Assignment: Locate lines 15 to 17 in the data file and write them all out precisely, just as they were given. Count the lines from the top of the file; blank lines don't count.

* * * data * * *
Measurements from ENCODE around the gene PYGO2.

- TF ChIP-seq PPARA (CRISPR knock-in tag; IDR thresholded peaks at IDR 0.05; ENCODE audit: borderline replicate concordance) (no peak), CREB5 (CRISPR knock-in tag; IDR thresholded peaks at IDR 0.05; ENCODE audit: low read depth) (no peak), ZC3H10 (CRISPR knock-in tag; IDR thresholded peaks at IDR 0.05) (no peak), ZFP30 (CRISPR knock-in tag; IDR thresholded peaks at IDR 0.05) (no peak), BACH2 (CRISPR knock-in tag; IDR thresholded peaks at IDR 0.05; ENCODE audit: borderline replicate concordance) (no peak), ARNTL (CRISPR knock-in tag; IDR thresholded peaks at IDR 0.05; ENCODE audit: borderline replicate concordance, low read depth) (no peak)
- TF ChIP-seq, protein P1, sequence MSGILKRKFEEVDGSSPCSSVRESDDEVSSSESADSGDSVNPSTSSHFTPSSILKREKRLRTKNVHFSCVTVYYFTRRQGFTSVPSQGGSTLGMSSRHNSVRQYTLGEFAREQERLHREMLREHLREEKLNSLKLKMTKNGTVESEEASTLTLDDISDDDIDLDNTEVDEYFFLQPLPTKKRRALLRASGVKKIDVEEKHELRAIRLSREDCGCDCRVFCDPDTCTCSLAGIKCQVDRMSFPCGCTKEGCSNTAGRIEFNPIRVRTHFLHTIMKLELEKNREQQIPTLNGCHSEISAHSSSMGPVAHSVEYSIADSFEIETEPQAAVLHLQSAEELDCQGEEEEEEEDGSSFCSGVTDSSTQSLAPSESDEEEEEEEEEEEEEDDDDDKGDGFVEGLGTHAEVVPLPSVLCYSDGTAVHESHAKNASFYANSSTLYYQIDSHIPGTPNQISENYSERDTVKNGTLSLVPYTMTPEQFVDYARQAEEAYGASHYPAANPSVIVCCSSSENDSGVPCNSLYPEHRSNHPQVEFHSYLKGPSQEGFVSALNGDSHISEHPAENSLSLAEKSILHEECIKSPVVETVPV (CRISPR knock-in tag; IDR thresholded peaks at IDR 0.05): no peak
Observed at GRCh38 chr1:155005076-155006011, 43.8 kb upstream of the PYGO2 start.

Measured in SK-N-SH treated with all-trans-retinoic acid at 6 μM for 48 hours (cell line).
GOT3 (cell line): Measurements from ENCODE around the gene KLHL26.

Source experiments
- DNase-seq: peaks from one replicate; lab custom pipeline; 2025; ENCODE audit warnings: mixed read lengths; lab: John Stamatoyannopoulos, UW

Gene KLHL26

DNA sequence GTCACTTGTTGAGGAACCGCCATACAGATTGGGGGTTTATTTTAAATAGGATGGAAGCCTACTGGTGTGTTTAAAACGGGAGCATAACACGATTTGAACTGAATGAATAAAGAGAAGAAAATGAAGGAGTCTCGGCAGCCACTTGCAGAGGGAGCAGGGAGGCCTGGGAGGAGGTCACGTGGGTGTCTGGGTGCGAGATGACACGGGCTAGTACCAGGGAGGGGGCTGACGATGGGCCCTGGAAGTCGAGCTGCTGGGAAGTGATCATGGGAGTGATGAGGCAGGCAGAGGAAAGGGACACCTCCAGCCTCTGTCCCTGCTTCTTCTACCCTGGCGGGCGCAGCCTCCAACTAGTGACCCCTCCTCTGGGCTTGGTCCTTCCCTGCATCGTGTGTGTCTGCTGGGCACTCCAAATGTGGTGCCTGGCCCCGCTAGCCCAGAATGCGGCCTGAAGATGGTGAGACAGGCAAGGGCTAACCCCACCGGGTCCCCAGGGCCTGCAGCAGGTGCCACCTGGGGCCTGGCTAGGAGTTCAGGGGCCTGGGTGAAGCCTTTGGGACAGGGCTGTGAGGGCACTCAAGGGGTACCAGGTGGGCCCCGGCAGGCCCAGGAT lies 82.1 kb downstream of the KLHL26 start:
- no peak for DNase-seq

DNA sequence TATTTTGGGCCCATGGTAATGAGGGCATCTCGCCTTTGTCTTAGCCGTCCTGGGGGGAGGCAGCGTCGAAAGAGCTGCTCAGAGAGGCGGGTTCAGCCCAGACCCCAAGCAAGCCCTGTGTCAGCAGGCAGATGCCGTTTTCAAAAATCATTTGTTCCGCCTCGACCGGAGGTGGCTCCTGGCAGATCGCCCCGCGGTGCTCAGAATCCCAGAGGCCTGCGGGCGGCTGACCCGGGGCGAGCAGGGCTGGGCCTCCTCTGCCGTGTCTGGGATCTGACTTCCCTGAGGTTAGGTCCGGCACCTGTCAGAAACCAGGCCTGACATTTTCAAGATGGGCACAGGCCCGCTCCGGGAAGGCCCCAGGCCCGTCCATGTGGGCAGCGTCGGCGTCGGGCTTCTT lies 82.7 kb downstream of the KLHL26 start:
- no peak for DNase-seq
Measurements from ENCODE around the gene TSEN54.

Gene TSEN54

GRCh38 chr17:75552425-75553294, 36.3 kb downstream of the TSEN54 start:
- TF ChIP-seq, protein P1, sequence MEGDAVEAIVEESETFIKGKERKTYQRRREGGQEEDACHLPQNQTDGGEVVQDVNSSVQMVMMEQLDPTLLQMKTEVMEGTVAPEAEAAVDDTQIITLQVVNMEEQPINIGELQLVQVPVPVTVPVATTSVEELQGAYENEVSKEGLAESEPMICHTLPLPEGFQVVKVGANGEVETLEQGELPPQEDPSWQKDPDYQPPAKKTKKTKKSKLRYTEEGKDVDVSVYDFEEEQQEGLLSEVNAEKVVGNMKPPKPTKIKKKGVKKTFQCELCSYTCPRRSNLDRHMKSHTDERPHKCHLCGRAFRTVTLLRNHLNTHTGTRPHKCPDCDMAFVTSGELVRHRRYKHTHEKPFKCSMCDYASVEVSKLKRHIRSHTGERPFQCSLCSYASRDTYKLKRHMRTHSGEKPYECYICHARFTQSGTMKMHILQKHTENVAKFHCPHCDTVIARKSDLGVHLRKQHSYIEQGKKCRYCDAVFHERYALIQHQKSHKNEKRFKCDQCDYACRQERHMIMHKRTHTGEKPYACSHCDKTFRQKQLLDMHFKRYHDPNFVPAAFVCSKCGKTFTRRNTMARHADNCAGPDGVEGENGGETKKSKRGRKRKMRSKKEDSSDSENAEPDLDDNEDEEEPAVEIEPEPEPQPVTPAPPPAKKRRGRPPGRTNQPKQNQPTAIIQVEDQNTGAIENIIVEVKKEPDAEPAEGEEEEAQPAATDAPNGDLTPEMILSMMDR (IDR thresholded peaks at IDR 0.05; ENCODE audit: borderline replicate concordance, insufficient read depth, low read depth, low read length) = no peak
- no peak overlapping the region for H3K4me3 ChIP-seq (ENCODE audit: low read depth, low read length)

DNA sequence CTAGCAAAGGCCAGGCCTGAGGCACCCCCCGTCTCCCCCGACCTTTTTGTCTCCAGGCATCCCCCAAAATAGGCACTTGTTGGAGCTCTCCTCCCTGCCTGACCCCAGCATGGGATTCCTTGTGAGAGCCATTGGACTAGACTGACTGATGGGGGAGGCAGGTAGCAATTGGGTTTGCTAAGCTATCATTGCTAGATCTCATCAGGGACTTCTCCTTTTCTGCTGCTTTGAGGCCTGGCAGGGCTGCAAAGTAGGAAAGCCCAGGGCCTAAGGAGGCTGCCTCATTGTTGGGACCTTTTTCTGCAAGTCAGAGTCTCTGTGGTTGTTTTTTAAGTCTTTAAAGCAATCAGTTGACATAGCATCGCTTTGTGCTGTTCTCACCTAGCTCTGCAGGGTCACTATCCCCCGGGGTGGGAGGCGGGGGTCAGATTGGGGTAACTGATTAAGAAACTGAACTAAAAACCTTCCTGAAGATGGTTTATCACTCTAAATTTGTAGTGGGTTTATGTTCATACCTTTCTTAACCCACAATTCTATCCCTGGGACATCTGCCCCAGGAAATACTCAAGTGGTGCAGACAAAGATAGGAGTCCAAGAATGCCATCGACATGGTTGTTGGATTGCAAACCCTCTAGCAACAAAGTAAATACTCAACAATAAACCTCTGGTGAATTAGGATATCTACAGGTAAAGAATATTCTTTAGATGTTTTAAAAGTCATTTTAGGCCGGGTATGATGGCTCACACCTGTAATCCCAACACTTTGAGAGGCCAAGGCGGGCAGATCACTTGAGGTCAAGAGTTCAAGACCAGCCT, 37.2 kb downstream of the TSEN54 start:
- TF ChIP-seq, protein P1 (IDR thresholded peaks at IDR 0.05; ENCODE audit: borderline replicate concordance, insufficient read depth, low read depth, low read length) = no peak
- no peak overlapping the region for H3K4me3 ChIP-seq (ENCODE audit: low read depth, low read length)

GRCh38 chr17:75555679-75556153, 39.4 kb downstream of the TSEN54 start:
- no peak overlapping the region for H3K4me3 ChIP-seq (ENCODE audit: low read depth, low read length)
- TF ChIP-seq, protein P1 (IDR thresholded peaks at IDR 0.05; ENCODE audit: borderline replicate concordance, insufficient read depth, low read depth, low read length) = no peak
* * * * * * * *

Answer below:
Gene TSEN54

GRCh38 chr17:75552425-75553294, 36.3 kb downstream of the TSEN54 start:
- TF ChIP-seq, protein P1, sequence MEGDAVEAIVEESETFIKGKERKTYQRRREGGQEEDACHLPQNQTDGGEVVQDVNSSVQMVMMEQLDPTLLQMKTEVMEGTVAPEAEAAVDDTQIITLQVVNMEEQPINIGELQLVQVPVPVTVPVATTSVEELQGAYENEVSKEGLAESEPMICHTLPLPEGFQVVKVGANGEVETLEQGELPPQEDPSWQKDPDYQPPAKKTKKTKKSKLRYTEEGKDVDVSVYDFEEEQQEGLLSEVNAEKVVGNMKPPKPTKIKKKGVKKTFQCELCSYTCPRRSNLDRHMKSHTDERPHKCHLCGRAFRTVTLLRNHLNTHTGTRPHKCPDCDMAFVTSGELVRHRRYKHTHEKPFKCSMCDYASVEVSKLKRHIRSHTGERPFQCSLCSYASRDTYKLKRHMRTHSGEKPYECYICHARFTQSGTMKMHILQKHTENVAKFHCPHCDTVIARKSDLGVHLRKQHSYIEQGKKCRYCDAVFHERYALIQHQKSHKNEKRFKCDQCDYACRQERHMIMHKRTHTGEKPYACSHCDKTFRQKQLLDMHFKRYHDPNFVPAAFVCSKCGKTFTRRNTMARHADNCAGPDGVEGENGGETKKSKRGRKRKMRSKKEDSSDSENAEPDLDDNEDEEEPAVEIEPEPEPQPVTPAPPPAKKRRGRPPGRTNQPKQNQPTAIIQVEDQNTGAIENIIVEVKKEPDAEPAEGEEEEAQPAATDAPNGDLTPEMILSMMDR (IDR thresholded peaks at IDR 0.05; ENCODE audit: borderline replicate concordance, insufficient read depth, low read depth, low read length) = no peak